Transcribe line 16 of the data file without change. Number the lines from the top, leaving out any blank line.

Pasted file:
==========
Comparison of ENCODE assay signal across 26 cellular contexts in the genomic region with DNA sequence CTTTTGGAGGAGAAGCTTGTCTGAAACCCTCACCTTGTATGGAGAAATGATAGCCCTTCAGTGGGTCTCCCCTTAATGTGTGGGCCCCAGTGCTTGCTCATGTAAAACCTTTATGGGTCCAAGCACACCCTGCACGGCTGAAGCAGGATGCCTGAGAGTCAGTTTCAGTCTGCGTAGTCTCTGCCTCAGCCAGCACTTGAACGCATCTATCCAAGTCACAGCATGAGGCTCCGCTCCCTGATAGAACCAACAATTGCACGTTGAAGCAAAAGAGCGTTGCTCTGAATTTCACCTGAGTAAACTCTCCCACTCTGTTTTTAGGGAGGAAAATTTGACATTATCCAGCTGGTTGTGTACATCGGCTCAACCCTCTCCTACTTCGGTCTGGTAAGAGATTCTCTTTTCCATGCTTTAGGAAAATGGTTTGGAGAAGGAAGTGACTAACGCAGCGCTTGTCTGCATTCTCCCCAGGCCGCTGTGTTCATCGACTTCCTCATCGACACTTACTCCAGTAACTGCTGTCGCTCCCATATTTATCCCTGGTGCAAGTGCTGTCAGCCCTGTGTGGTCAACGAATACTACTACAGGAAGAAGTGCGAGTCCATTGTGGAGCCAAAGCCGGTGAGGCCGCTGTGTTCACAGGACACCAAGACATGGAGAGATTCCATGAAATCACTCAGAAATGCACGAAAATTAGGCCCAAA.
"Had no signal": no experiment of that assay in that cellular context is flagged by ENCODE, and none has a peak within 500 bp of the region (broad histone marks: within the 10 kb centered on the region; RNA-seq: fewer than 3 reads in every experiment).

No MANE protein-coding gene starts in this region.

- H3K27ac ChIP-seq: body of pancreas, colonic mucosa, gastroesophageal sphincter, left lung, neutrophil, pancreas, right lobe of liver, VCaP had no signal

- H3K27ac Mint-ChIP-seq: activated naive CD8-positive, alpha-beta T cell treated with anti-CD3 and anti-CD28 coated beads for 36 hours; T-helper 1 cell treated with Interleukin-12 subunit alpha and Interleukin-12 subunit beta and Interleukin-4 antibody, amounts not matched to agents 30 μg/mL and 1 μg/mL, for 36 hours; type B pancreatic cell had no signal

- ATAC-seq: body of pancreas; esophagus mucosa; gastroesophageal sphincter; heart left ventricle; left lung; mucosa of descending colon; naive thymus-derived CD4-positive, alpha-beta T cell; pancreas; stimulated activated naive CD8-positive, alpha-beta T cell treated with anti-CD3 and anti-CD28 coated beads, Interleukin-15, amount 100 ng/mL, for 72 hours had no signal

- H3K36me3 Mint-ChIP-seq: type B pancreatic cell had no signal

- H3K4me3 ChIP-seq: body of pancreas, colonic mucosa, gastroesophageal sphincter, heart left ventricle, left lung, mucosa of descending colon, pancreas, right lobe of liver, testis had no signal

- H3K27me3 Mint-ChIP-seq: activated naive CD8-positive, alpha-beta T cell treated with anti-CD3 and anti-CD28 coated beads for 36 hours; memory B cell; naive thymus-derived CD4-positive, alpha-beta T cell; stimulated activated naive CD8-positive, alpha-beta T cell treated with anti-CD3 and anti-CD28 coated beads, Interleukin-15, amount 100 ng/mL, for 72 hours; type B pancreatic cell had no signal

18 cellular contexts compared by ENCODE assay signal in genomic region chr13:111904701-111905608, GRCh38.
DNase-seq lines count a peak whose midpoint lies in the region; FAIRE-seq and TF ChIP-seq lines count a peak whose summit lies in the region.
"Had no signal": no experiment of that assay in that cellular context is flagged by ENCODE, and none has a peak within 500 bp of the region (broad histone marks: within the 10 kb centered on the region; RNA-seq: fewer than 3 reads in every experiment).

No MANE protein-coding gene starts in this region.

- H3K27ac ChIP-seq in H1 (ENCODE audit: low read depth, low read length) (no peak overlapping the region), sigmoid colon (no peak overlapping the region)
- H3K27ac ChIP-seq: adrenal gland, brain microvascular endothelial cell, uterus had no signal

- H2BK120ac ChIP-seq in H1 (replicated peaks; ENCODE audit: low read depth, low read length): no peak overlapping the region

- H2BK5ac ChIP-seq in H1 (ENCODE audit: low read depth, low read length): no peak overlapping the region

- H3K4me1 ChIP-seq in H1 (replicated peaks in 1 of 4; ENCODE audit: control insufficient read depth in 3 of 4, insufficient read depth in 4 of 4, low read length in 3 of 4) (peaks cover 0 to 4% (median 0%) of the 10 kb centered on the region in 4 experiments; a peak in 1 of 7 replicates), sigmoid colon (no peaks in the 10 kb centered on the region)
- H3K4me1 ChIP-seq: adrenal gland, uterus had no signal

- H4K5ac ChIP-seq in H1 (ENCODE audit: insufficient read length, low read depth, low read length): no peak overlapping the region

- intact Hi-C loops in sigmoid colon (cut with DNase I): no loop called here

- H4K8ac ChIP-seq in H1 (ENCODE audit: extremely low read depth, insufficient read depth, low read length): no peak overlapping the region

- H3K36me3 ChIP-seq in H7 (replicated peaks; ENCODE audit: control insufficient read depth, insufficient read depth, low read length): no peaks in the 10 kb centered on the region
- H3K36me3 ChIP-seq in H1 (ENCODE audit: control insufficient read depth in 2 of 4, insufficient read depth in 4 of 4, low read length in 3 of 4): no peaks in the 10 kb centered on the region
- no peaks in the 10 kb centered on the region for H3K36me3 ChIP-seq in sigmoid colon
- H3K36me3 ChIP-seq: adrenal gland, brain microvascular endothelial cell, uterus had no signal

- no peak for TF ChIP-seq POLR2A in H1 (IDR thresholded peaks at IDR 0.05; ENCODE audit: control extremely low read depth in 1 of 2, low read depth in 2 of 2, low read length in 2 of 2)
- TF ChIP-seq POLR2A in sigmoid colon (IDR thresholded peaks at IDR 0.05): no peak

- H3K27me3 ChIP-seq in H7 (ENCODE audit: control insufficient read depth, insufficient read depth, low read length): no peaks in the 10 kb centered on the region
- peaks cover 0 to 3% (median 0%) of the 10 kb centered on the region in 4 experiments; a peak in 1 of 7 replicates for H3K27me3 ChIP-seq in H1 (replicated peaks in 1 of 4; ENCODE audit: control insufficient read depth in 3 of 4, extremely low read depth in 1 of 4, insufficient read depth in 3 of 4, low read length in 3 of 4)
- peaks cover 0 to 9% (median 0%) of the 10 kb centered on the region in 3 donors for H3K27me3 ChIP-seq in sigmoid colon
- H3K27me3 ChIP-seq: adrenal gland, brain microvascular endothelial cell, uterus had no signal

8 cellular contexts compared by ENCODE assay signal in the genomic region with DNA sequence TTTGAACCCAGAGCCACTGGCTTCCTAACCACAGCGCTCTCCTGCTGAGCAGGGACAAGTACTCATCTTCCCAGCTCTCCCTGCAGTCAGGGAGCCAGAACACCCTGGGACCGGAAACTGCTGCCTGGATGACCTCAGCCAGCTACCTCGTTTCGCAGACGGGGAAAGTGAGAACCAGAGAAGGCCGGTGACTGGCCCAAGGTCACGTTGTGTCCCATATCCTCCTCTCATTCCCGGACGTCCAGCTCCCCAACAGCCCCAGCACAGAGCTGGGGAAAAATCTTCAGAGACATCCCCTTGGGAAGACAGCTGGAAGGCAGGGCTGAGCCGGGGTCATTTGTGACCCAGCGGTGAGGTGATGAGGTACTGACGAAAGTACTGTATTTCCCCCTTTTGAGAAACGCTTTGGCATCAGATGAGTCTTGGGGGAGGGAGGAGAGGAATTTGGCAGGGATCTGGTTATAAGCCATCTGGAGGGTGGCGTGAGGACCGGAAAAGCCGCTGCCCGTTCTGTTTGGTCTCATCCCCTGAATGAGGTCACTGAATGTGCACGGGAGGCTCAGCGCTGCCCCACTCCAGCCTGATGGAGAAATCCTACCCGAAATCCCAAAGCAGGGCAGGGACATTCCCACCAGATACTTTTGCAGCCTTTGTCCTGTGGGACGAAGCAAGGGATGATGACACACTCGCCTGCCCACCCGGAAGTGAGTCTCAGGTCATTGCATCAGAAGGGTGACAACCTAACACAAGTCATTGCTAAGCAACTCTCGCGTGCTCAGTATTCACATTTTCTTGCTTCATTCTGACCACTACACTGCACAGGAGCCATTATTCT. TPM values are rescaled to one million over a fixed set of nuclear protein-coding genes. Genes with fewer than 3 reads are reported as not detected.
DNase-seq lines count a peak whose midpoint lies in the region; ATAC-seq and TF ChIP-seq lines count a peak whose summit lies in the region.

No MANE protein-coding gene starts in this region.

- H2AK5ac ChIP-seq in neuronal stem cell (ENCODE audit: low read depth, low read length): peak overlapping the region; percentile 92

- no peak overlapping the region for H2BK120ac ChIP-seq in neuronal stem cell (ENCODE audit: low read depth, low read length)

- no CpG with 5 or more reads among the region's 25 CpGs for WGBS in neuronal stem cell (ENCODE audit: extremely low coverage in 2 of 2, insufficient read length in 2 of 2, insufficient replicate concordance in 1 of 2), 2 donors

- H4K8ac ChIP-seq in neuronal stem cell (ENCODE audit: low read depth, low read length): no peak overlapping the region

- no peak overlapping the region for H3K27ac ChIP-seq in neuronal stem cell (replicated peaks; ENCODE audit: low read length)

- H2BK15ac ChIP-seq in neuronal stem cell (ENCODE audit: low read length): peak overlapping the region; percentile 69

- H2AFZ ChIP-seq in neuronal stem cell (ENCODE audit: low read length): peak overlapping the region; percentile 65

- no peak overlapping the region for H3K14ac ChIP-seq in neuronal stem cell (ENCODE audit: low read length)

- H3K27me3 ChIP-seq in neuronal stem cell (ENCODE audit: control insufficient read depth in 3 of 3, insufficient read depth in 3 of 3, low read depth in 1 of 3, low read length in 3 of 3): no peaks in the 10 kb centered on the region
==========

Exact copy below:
- H2BK120ac ChIP-seq in H1 (replicated peaks; ENCODE audit: low read depth, low read length): no peak overlapping the region